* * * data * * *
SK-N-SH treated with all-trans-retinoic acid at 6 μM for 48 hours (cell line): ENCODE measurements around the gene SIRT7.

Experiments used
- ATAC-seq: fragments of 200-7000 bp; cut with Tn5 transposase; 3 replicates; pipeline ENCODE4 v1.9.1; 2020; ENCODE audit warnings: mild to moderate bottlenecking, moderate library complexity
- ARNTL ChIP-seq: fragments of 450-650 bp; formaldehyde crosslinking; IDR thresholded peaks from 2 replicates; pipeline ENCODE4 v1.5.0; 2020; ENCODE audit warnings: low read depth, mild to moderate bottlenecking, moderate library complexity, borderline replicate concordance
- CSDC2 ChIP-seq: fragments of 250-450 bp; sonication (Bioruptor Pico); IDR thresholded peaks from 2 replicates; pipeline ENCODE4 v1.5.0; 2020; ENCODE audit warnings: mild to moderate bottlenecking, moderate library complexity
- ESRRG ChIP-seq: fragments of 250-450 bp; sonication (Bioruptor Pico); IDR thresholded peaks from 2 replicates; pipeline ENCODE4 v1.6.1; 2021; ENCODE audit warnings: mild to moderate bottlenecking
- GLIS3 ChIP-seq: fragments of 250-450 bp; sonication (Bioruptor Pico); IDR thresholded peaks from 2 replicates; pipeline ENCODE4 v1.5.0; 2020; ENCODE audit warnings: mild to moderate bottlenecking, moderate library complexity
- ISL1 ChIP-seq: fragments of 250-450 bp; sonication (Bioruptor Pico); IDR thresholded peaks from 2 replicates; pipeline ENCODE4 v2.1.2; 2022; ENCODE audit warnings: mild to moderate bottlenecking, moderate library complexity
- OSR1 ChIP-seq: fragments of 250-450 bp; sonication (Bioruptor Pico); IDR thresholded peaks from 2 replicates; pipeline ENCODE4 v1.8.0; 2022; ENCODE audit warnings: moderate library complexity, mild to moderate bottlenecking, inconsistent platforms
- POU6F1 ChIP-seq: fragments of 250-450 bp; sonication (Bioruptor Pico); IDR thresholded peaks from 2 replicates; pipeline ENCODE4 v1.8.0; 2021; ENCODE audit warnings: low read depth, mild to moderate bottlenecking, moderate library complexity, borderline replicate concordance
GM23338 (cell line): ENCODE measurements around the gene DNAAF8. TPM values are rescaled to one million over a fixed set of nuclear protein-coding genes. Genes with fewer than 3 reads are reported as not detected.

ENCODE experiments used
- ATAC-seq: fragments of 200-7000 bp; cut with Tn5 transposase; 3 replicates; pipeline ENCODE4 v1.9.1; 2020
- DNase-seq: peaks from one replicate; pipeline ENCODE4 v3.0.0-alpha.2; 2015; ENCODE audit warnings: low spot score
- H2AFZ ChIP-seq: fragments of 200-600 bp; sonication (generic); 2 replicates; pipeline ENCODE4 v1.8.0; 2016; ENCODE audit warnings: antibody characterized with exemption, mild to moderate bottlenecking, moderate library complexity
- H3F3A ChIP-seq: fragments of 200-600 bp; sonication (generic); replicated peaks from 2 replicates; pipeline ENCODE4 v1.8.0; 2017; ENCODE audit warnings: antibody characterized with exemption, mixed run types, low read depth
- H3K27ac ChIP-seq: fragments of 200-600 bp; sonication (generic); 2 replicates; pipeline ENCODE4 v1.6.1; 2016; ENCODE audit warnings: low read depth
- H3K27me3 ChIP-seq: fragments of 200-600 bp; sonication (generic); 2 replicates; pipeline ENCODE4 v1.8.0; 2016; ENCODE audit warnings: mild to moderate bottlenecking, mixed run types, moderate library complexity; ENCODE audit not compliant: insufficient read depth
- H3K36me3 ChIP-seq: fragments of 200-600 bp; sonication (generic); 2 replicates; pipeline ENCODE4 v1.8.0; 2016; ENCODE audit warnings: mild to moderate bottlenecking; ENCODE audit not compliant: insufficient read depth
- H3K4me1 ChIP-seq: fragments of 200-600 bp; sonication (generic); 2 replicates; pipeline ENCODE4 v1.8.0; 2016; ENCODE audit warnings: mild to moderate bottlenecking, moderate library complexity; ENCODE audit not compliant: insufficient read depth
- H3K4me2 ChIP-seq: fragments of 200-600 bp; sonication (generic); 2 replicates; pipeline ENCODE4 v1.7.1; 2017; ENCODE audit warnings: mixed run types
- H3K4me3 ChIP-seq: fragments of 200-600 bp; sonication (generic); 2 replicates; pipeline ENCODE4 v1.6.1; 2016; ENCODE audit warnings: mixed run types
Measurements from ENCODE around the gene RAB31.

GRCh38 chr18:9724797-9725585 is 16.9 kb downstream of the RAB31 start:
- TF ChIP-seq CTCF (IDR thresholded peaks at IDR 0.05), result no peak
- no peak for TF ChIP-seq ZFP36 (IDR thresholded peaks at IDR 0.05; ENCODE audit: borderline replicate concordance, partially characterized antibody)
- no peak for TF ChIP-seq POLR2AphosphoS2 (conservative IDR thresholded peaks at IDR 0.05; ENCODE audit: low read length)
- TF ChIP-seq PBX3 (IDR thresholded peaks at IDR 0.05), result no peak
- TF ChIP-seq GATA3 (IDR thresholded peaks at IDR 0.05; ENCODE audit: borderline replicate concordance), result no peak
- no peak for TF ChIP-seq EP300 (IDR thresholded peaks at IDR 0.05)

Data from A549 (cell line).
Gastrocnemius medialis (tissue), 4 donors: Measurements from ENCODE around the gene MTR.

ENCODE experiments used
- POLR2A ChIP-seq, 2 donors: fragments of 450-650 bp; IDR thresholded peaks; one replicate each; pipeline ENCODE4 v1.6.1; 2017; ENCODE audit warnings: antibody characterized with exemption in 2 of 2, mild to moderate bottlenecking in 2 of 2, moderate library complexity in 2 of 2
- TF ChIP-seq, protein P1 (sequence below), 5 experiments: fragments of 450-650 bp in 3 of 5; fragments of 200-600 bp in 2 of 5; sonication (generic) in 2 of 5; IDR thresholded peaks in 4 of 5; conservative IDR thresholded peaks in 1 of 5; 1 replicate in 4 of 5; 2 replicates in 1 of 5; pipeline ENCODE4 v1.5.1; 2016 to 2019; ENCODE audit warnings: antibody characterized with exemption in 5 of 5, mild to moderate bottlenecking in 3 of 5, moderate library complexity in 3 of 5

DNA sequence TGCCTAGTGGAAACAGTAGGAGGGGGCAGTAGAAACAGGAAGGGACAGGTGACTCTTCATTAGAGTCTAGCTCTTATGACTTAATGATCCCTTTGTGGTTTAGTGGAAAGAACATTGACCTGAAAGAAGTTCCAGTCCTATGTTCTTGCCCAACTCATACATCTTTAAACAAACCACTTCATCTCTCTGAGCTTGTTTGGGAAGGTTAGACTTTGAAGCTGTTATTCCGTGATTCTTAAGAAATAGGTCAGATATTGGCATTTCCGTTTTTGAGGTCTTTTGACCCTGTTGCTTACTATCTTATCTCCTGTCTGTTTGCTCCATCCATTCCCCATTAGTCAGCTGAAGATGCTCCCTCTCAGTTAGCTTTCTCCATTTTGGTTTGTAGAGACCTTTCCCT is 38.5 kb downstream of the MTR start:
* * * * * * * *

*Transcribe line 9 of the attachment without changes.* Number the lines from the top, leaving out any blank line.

- OSR1 ChIP-seq: fragments of 250-450 bp; sonication (Bioruptor Pico); IDR thresholded peaks from 2 replicates; pipeline ENCODE4 v1.8.0; 2022; ENCODE audit warnings: moderate library complexity, mild to moderate bottlenecking, inconsistent platforms